To understand the meaning of Jesus Christ’s divinity, we begin by affirming that, when God the Son became flesh, this caused no diminishment of his divinity. God the Son remained fully God as a human being. God is love and God as love is Lord. God as love, then, is free in relation to all else. God’s divine nature, then, includes the love that is free to make our form his own without having to undergo any change. For God, it is just as natural to be humble as to be exalted. In fact, the humiliation of the Son on the cross for our sake did not contradict the divine nature but signified its greatest glorification.
We now know that the humiliation of Jesus Christ meant no diminishment of his divinity. But Jesus Christ chose this self-humiliation in obedience to the will of the Father. We must now seek to know in what manner we may have this kind of superior and subordinate relationship in God and still rightly speak, first, of one God and not two and, secondly, of Jesus Christ as truly God as well as truly human.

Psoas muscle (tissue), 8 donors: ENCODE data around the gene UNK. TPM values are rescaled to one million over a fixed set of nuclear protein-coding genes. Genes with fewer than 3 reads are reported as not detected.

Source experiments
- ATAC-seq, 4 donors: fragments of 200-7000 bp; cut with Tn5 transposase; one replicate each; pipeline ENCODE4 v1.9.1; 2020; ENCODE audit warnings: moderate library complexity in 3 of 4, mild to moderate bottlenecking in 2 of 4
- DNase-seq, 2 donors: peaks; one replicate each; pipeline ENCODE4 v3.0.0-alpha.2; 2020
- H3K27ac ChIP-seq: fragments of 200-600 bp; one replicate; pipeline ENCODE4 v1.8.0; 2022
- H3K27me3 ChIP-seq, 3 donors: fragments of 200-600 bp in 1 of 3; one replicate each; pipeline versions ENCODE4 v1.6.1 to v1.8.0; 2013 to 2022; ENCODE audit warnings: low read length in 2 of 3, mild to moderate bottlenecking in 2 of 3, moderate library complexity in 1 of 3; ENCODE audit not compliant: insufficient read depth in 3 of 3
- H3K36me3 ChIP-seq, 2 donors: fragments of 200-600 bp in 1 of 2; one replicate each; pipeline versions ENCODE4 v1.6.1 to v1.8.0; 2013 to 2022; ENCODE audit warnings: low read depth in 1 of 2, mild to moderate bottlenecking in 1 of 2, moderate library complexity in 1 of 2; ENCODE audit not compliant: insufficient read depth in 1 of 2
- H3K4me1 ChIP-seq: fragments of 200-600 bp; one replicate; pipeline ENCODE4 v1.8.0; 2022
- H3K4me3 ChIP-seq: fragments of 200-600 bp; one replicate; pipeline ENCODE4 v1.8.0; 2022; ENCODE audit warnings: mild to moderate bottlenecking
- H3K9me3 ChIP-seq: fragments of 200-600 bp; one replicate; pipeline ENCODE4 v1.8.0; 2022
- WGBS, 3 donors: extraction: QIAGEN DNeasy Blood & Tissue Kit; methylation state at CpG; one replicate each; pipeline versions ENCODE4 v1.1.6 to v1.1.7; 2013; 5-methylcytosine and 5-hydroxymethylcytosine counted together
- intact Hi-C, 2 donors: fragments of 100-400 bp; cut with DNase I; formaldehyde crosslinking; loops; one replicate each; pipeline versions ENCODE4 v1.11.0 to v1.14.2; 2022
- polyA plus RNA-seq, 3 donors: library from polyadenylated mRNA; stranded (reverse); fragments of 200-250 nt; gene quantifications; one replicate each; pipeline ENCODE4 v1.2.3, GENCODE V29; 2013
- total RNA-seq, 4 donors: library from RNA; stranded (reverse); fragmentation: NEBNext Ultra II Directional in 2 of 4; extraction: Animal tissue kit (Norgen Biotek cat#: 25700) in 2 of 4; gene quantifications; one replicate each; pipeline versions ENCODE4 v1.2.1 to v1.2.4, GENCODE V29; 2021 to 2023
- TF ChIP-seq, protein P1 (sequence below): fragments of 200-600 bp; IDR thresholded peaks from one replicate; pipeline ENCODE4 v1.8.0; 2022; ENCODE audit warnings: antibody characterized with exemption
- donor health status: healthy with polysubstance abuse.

We still rightly speak of one God and not two even though the Son was obedient to the Father. We begin by affirming that God’s unity is not a static solidity but a dynamic unity of three ways of being: Father, Son, and Holy Spirit. Also, beginning in God, the subordination of one way of being to another does not imply an inferiority or diminishment of dignity. Instead, the Son is of equal dignity and in perfect unity with the Father and this in the Holy Spirit. With the Holy Spirit, the one God is in the Father in his relationship to the Son; the one God is in the Son in his relationship to the Father; and therefore the one God is God only in the history of this relationship of love between Father and Son and between Son and Father.
We still rightly speak of Jesus Christ as truly God as well as truly human even though he was obedient to the Father. First, Jesus Christ could accomplish God’s judgment of the world and do so by bearing it himself only because he himself was truly God. Secondly, to root out sin where it reigns, in the world and in our flesh, Jesus as truly God also had to become truly human.
2. The Judge Judged in Our Place
We have just concluded that the way of the Son into the far country, his becoming flesh and remaining obedient even unto death, revealed that he was truly God. In this sub-section we will explore the purpose for which the Son freely embraced this self-humiliation.